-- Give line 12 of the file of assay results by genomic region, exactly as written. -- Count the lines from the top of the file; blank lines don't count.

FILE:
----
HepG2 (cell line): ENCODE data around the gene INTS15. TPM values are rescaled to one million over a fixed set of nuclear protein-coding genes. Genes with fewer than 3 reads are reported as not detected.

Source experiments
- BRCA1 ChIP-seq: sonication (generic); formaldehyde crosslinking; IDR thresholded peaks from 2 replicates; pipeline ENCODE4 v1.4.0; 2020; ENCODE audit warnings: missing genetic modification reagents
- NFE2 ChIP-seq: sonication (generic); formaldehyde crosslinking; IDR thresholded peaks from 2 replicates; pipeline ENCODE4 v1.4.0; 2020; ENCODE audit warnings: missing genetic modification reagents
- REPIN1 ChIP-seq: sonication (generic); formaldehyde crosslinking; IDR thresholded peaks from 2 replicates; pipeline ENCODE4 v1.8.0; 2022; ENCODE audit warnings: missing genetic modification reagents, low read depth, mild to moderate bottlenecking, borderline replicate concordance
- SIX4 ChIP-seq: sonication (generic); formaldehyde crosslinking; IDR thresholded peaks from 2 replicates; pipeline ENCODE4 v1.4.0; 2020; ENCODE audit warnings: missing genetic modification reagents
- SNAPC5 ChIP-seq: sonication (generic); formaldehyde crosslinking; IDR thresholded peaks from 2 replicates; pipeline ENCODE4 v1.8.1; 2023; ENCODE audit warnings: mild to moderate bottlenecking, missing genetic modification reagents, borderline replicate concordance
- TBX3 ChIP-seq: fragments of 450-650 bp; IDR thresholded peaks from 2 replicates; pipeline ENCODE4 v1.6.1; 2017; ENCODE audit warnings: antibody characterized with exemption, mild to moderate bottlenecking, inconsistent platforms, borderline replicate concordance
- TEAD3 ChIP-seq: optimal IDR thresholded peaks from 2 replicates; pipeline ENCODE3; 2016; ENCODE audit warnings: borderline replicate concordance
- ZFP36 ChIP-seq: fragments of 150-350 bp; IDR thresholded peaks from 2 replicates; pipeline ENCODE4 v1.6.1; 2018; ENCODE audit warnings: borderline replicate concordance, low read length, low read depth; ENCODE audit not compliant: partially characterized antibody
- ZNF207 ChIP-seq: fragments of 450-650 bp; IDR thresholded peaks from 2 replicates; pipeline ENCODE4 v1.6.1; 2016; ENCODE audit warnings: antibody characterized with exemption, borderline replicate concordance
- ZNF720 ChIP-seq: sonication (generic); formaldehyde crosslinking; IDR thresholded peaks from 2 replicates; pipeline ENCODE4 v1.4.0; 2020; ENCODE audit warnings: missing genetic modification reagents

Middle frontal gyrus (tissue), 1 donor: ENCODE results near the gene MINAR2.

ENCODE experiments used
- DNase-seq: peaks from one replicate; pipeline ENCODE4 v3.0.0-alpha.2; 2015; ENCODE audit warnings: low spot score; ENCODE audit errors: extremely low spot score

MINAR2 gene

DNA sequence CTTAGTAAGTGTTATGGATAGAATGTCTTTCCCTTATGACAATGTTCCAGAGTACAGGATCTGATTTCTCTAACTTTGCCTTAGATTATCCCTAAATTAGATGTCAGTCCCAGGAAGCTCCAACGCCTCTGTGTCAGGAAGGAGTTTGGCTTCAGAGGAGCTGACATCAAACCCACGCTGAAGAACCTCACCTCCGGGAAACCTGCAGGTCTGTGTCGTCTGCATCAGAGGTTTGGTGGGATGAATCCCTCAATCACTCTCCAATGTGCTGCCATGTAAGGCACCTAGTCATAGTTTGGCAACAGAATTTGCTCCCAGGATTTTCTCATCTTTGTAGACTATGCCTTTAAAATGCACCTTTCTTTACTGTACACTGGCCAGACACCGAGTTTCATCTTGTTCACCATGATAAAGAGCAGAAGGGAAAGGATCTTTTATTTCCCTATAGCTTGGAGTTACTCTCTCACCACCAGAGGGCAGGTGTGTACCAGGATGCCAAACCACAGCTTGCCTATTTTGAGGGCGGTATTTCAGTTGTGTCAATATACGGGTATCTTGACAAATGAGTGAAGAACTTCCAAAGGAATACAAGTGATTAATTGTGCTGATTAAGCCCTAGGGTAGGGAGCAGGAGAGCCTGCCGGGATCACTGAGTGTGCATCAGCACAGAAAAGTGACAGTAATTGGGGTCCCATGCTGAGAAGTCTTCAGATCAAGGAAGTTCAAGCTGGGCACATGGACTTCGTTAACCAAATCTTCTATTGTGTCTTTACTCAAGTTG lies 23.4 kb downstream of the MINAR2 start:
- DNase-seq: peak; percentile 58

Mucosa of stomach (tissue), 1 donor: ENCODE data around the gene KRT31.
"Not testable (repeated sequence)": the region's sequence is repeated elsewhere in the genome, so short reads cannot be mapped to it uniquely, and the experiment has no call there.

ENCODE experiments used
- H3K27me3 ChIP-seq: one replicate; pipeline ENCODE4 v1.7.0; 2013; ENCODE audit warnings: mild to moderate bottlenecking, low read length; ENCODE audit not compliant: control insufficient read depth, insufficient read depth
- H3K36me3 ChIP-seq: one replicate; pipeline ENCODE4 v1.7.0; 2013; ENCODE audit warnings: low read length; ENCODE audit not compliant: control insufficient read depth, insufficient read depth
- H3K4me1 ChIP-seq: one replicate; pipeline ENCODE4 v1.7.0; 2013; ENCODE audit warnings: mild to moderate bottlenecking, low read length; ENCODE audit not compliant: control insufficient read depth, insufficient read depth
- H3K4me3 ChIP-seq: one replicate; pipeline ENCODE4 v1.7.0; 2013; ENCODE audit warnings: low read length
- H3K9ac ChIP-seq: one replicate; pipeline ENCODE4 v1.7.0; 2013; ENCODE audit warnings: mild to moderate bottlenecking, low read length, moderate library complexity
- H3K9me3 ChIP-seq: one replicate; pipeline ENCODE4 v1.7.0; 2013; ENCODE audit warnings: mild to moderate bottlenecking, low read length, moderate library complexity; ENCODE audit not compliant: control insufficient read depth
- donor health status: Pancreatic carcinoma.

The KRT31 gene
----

- ZNF720 ChIP-seq: sonication (generic); formaldehyde crosslinking; IDR thresholded peaks from 2 replicates; pipeline ENCODE4 v1.4.0; 2020; ENCODE audit warnings: missing genetic modification reagents